Brian Hayden, a graduate student in the Department of Physics, has been awarded the Rodger Doxsey Prize from the American Astronomical Society (AAS). The prize, established in 2011, provides graduate students or postdoctoral researchers, within one year of receiving or receipt of their Ph.D., a monetary prize to travel to the AAS winter meeting to give an oral presentation of their dissertation.
Hayden, who works with Professor Peter Garnavich, studies type Ia supernovae (SNe Ia), which are important cosmic distance indicators. These supernovae were also pivotal in the discovery of Dark Energy, the mysterious force that drives the acceleration of the expansion of the universe. He has examined SNe IAa from cosmological perspective, in order to improve estimates of the distance to each supernova, and has studied their progenitor systems, since the nature of the stellar system that produces these explosions is not fully understood. Hayden’s current research focuses on the environments of SNe Ia, particularly looking at the evolution of their host galaxies to gain more knowledge about the expansion of the universe. He is working towards determining what effect a supernovae’s environment has on distance estimates, and what the environment can indicate about their progenitors.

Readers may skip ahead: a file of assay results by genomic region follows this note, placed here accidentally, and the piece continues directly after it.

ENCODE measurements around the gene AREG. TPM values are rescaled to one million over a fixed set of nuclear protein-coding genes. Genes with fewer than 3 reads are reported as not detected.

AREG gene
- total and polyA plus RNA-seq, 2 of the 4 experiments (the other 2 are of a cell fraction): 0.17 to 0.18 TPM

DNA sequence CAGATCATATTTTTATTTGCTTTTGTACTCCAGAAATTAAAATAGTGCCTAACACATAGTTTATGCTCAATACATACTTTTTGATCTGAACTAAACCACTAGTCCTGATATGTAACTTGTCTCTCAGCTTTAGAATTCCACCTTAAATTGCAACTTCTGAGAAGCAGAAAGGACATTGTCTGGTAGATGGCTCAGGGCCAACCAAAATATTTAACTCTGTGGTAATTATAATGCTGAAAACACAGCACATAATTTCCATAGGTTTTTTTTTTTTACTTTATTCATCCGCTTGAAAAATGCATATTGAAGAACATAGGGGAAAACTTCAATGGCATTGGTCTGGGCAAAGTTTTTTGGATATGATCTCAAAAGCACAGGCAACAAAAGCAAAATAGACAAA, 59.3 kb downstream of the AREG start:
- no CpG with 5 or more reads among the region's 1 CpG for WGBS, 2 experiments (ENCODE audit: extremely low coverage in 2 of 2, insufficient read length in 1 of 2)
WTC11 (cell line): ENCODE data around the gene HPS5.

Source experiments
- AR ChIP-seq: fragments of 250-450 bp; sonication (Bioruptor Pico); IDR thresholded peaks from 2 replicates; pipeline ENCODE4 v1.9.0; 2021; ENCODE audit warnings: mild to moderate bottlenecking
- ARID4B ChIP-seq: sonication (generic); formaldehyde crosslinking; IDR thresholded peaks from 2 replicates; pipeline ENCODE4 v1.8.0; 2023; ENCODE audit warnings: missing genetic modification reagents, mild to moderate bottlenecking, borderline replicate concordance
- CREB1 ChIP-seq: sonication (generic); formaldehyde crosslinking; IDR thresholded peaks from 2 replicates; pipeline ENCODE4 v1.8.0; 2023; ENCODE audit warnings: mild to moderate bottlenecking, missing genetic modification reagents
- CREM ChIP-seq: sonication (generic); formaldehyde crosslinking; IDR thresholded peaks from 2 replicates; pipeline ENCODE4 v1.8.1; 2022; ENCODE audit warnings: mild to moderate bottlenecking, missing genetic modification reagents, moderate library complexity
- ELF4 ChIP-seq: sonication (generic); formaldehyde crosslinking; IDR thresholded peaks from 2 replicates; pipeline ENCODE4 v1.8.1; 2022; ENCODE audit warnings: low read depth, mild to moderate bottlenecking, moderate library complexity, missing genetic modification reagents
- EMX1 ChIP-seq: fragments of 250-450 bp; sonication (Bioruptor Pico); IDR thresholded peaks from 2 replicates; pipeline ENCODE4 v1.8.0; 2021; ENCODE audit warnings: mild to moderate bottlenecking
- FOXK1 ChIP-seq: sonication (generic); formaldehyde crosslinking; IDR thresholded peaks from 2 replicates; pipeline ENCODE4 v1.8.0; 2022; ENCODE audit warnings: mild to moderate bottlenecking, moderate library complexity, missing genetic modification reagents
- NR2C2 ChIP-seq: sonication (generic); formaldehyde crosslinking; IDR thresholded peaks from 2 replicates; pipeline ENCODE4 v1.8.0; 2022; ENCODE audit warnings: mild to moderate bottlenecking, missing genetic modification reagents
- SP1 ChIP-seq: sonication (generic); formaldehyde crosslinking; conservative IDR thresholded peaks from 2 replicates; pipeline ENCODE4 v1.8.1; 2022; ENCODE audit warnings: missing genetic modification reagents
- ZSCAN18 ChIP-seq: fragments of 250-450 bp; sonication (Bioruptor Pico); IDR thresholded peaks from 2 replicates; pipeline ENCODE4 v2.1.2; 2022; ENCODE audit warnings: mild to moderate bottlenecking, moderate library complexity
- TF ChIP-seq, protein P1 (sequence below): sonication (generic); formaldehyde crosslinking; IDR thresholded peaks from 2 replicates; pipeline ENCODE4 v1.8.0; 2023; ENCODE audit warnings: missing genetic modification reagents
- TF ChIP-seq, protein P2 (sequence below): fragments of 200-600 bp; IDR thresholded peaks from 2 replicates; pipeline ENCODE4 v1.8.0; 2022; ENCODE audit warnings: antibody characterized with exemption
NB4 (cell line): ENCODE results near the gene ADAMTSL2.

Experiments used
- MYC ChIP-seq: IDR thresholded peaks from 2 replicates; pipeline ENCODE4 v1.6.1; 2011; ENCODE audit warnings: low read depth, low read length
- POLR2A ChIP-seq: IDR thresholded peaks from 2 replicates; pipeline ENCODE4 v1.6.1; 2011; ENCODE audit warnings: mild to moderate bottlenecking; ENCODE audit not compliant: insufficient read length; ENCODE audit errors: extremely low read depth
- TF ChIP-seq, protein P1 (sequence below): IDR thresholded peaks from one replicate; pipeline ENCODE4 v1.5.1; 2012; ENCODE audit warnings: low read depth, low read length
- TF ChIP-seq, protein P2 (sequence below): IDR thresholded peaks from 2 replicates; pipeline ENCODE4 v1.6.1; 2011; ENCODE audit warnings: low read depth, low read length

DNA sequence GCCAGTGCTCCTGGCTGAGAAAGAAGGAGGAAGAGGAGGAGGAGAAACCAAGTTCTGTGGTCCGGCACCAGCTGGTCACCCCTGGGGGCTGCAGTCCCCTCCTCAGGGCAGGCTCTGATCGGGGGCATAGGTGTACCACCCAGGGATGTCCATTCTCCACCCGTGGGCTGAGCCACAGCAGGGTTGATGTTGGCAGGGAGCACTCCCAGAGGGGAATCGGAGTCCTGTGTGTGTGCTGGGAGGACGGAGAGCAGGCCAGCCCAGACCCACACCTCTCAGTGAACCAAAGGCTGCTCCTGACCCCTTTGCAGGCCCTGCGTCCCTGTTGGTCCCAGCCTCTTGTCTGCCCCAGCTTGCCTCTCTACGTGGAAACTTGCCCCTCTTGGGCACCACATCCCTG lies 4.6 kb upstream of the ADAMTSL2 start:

The American Astronomical Society is the leading organization of professional astronomers in North America and works to enhance and share humanity’s scientific understanding of the Universe. Hayden is the first Notre Dame graduate student to win the Doxsey Prize and will present his dissertation at the 2013 AAS winter meeting in Long Beach, Calif. which will be held January 6-10.